The finding that there was no unfair labor practice does not detract from the illegality of the dismissal of private respondents.  Neither would petitioner's allegation of good faith excuse it from the consequences thereof.  Although in the cases relied upon by petitioner,[12] good faith excused the employers involved from the payment of backwages, special circumstances supporting the finding of good faith were present therein.  The same can hardly be said in the present case.

Consequent to the finding of absence of sufficient justification to terminate the services of private respondents, they should be reinstated to their former positions without loss of seniority rights and with backwages, subject to the present jurisprudential policy on the conditions and extent thereof.

WHEREFORE, the petition at bar is DISMISSED for lack of merit.  Petitioner is hereby ORDERED to reinstate private respondents to the last positions they occupied or any other similar position of the same category and with the same compensation, without loss of seniority rights.  Should such reinstatement not be feasible due to supervening causes, petitioner shall pay private respondents separation pay equivalent to one (1) month's salary for every year of service computed at their respective rates of pay at the time their services were terminated.  Petitioner is FURTHER ORDERED to pay private respondents backwages at the same rates of pay, without qualification and deduction, not exceeding three (3) years.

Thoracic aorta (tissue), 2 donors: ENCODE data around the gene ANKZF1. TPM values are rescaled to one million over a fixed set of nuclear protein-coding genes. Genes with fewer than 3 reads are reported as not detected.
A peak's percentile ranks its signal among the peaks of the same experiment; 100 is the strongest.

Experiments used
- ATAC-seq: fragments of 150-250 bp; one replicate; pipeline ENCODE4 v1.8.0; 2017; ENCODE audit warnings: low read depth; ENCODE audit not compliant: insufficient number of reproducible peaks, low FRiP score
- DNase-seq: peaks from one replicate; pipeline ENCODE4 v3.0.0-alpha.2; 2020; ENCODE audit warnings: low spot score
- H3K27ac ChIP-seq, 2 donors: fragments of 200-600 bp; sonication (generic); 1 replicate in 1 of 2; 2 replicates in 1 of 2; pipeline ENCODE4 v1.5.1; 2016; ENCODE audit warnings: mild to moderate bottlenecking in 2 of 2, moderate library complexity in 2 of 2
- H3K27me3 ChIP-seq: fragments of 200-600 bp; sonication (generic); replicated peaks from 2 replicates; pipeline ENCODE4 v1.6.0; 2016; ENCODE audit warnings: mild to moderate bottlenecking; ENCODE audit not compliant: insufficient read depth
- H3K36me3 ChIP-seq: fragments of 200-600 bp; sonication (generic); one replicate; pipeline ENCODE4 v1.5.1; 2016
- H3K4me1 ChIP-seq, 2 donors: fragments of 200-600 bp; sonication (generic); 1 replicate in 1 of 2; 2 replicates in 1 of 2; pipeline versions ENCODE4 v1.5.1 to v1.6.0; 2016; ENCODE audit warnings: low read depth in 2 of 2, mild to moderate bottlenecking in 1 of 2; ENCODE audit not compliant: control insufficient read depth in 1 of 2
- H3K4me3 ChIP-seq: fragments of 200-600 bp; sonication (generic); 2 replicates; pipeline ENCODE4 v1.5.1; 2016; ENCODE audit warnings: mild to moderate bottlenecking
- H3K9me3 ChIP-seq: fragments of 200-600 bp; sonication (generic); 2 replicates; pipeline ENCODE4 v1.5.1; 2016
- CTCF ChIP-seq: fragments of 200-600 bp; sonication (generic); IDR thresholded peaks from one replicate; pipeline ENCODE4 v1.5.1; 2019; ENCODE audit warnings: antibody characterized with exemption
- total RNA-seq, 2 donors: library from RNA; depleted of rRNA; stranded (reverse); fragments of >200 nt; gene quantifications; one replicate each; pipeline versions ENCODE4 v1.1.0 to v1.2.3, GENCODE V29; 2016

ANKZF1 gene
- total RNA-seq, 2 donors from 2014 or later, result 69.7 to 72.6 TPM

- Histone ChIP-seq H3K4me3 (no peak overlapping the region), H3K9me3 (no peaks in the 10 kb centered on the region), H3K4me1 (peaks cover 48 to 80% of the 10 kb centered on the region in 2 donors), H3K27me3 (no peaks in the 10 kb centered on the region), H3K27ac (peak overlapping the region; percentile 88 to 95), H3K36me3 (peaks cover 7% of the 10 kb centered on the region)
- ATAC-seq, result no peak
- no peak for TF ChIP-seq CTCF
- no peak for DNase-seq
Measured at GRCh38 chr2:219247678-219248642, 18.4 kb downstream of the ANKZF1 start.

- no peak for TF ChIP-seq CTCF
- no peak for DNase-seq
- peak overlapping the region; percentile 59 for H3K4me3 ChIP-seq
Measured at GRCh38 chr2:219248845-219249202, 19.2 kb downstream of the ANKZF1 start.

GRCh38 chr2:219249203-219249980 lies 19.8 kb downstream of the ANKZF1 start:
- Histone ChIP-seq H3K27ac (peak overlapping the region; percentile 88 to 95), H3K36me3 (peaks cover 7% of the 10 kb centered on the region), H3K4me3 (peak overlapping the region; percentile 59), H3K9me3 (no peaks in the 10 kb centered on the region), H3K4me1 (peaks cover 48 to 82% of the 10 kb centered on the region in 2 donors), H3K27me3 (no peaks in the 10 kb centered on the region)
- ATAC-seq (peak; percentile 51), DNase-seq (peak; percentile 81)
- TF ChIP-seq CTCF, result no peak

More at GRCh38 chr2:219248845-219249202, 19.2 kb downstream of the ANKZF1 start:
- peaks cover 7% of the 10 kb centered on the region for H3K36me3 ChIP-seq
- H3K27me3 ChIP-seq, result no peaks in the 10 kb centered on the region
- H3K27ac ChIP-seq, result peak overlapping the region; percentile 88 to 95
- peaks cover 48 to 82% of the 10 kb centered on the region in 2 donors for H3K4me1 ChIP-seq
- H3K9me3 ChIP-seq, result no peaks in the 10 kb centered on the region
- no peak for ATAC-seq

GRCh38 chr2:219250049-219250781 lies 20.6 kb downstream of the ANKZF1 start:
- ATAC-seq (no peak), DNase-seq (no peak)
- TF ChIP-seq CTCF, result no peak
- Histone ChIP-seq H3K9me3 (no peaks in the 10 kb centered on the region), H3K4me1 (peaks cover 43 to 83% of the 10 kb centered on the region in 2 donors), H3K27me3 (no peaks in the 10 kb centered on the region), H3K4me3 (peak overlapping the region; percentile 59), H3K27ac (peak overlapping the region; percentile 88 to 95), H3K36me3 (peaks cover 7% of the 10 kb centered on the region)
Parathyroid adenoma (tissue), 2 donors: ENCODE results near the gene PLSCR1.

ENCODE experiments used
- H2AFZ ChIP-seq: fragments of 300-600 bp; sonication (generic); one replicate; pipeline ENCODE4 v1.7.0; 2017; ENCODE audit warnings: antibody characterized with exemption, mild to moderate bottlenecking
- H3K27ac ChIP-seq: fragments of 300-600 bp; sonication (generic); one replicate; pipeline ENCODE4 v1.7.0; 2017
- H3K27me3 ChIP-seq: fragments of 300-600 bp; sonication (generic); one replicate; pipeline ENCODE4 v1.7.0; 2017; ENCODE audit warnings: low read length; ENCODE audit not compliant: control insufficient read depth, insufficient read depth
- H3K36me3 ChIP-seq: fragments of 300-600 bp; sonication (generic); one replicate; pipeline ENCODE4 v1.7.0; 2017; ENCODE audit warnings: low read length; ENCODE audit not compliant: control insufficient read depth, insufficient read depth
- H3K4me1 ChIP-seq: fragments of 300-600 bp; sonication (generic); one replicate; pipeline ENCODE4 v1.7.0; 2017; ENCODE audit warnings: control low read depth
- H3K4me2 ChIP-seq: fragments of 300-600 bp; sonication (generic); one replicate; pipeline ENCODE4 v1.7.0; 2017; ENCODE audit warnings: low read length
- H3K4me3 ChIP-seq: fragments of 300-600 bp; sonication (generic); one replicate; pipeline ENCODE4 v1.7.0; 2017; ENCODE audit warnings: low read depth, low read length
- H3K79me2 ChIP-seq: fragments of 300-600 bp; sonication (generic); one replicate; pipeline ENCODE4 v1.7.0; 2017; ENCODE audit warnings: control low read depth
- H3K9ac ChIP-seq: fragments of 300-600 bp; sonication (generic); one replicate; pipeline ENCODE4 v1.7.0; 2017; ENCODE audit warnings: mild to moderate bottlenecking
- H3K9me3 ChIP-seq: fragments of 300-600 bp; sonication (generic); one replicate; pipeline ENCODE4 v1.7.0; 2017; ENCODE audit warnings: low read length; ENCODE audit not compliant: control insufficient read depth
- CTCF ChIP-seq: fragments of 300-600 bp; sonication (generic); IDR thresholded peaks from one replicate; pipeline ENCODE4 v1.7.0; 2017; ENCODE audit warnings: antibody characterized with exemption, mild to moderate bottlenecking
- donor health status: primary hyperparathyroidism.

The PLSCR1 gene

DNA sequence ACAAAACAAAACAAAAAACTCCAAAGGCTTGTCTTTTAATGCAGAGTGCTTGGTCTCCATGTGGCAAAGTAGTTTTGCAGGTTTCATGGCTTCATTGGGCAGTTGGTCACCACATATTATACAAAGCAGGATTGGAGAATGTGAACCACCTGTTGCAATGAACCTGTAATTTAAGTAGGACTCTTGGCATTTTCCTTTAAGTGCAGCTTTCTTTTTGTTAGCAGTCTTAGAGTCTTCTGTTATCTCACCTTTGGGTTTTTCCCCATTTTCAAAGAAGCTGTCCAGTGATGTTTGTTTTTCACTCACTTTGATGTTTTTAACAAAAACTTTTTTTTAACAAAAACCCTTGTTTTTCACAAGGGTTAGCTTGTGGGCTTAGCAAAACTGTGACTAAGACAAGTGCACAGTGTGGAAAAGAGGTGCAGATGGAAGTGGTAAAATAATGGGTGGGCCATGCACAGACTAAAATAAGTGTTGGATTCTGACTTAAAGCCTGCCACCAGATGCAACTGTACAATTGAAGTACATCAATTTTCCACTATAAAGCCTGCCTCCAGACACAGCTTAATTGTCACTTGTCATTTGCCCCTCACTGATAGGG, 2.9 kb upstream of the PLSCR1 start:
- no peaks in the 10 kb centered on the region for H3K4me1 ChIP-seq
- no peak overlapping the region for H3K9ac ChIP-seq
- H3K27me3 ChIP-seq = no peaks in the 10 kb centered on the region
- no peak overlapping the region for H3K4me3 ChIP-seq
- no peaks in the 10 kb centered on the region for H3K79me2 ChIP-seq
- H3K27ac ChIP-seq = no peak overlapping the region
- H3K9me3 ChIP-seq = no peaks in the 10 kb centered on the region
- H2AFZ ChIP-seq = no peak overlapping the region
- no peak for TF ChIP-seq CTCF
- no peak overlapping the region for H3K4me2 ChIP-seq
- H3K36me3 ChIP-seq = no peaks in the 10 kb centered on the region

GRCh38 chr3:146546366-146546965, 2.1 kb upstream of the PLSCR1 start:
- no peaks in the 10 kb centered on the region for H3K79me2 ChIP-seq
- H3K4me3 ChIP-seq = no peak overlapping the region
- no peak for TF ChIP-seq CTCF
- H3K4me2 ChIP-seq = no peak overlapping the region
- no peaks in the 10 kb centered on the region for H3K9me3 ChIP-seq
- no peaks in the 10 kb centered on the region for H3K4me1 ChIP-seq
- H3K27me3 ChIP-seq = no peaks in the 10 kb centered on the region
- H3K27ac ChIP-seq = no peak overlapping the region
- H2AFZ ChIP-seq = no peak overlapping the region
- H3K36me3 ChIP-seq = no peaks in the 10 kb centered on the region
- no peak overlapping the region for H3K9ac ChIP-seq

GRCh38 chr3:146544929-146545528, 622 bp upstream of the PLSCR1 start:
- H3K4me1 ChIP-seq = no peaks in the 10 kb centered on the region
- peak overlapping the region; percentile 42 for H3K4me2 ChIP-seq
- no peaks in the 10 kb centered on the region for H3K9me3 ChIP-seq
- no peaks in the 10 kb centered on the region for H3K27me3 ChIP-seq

The temporary restraining order issued in this case on August 18, 1982 is hereby LIFTED.  This decision is immediately executory.


Melencio-Herrera, (Chairman), Paras, Padilla, and Sarmiento, JJ., concur.

[1] Rollo, 38.

[2] Ibid., 149.

[3] Ibid., 47.

[4] Ibid., 47-48.

[5] Ibid., 11.

[6] Ibid., 63-64.

[7] Ibid., 101-103.

[8] Ibid., 129.

[9] Lansang vs. Garcia, 42 SCRA 448 (1971).

[10] Atlas Consolidated Mining and Development Corporation vs. National Labor Relations Commission, G.R. No. 75755, Nov. 24, 1988, and cases cited therein.

[11] Central Textile Mills, Inc. vs. National Labor Relations Commission, et al., 90 SCRA 9 (1979).  See also Bustillos vs. Inciong, et al., 120 SCRA 262 (1983).

[12] Baron, et al., vs. Court of Industrial Relations, et al., 8 SCRA 579 (1963); San Miguel Corporation vs. Secretary of Labor, 64 SCRA 56 (1975); Itogon-Suyoc Mines, Inc. vs. National Labor Relations Commissions, et al., 117 SCRA 523 (1982).